Taxpayer-backed Royal Bank of Scotland is closing 44 branches across the UK - including 14 classed as "last banks in town".
The bailed-out lender said the move comes after a 30% drop in branch transactions since 2010.
RBS, which is just over 80% owned by the Government, said the so-called last banks in town that are closing are generally only open for a few hours a week and see one or two customers an hour.
But campaigners said the group was letting customers down.
A spokesman for RBS said: "Banking has changed significantly over the last few years as more and more of our customers are banking with us where and when it is convenient for them."
He added: "We have to adapt to what our customers want, which is why we're investing in a range of other ways our customers can bank with us, including online and telephone banking, our mobile app, and in any one of the Post Office's 11,500 branches across the UK."
RBS said it had been telling affected customers about the closures over the past two months.
Campaign group Move Your Money said RBS had "consistently undermined the interests of its customers and wider society since being bailed out in 2008".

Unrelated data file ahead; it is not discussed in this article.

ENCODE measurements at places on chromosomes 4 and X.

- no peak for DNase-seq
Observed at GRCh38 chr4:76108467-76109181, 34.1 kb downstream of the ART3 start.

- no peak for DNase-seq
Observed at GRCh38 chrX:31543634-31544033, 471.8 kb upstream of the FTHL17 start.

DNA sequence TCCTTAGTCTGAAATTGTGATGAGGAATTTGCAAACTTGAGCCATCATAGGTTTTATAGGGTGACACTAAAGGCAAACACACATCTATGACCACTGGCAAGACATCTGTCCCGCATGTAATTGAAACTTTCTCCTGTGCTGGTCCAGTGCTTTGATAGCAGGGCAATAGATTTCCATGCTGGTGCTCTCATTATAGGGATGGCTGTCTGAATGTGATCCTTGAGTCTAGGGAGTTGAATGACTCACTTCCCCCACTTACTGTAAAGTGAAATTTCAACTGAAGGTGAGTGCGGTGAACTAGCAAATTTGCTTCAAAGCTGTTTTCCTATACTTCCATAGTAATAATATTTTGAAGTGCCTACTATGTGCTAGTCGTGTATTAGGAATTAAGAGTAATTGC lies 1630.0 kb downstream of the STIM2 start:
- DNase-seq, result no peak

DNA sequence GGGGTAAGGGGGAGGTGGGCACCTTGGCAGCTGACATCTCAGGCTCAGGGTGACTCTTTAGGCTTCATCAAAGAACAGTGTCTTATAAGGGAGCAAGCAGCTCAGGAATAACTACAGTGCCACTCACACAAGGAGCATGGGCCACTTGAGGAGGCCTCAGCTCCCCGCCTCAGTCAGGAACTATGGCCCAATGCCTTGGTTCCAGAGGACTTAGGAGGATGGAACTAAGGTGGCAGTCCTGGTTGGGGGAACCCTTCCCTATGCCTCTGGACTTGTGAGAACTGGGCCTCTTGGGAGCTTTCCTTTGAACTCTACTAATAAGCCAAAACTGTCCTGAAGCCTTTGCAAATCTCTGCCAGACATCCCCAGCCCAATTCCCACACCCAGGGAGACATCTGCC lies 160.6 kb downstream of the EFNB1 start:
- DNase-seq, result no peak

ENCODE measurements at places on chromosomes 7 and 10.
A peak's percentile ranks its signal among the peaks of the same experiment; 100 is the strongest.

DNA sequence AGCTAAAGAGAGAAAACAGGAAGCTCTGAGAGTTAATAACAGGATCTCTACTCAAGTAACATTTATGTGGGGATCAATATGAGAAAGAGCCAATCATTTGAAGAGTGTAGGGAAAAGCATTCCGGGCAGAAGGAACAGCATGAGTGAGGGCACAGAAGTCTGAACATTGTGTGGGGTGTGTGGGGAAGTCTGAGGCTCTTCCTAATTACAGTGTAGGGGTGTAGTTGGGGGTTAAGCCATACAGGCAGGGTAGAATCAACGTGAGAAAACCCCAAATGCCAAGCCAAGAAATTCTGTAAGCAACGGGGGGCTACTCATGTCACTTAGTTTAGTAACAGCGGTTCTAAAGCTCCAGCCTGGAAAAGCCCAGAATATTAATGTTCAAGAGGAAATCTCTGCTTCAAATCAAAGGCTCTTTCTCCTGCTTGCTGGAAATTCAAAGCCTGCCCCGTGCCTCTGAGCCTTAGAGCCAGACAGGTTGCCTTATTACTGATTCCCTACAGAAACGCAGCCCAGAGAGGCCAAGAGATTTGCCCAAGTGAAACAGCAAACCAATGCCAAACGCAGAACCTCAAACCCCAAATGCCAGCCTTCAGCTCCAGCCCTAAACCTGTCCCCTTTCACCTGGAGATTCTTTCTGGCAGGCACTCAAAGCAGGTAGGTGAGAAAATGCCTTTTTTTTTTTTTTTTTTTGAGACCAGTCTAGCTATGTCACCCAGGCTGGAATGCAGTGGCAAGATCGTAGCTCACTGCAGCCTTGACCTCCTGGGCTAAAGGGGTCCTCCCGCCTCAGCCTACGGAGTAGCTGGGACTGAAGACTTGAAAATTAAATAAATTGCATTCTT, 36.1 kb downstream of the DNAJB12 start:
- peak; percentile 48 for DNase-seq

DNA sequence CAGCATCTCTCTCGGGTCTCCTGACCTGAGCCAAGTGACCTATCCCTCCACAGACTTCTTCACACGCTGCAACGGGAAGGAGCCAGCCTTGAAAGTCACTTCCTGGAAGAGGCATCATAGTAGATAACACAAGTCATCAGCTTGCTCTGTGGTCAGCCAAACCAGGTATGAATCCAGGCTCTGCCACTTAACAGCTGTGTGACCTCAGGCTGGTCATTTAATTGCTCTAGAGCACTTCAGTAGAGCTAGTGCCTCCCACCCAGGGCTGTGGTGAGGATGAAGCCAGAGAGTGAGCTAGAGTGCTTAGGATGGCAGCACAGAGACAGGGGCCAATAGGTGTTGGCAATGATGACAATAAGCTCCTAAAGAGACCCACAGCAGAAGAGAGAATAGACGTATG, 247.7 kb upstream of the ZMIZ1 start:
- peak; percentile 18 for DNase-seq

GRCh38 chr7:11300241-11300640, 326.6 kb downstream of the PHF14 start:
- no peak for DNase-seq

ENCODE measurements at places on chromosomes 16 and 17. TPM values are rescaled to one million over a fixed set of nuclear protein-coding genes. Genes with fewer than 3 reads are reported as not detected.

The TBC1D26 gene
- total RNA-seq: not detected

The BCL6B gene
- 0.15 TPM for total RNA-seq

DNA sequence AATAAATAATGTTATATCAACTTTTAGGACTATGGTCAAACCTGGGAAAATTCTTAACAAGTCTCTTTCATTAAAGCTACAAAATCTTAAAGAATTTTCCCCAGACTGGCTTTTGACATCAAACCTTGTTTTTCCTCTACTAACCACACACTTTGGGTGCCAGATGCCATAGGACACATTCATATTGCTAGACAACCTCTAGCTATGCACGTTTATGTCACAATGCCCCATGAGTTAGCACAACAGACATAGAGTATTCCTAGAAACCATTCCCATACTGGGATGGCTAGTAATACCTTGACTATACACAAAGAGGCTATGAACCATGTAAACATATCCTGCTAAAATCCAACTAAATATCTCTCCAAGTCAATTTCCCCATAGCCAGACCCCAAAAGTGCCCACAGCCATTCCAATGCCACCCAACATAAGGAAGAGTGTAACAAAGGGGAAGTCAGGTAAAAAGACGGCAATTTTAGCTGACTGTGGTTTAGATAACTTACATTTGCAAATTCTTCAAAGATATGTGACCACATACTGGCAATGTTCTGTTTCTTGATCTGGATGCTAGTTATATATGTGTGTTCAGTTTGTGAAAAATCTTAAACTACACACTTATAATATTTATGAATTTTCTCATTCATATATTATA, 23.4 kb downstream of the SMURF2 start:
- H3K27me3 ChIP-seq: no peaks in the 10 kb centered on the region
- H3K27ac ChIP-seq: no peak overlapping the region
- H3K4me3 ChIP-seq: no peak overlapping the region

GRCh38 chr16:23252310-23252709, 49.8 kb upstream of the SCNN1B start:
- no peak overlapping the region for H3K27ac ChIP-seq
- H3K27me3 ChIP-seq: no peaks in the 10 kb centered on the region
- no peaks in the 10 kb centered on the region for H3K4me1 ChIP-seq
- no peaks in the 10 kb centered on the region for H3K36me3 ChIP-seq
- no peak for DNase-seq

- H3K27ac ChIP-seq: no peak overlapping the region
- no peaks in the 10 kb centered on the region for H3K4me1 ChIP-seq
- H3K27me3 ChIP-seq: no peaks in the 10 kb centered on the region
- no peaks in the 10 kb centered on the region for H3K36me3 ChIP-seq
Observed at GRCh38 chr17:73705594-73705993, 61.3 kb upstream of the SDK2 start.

"Banks of this scale just can't be trusted to take its customers' needs into account, even when the only reason it's still around is because of our support."
The branch closures come after RBS said in February it planned to slash costs by more than £5 billion over the next three to four years after slumping into the red by £8.2 billion in 2013.
It has around 2,000 branches across the UK, although it is spinning 314 of those off into its Williams & Glyn brand to meet European Union rules on state aid.
The group announced in February that customers of RBS as well as its sister banks NatWest and Ulster Bank would be able to use any of the Post Office's 11,500 branches to pay cheques or cash into their accounts from later this year.
RBS already has a relationship with the Post Office which enables its customers to withdraw cash and check their balances at Post Office branches.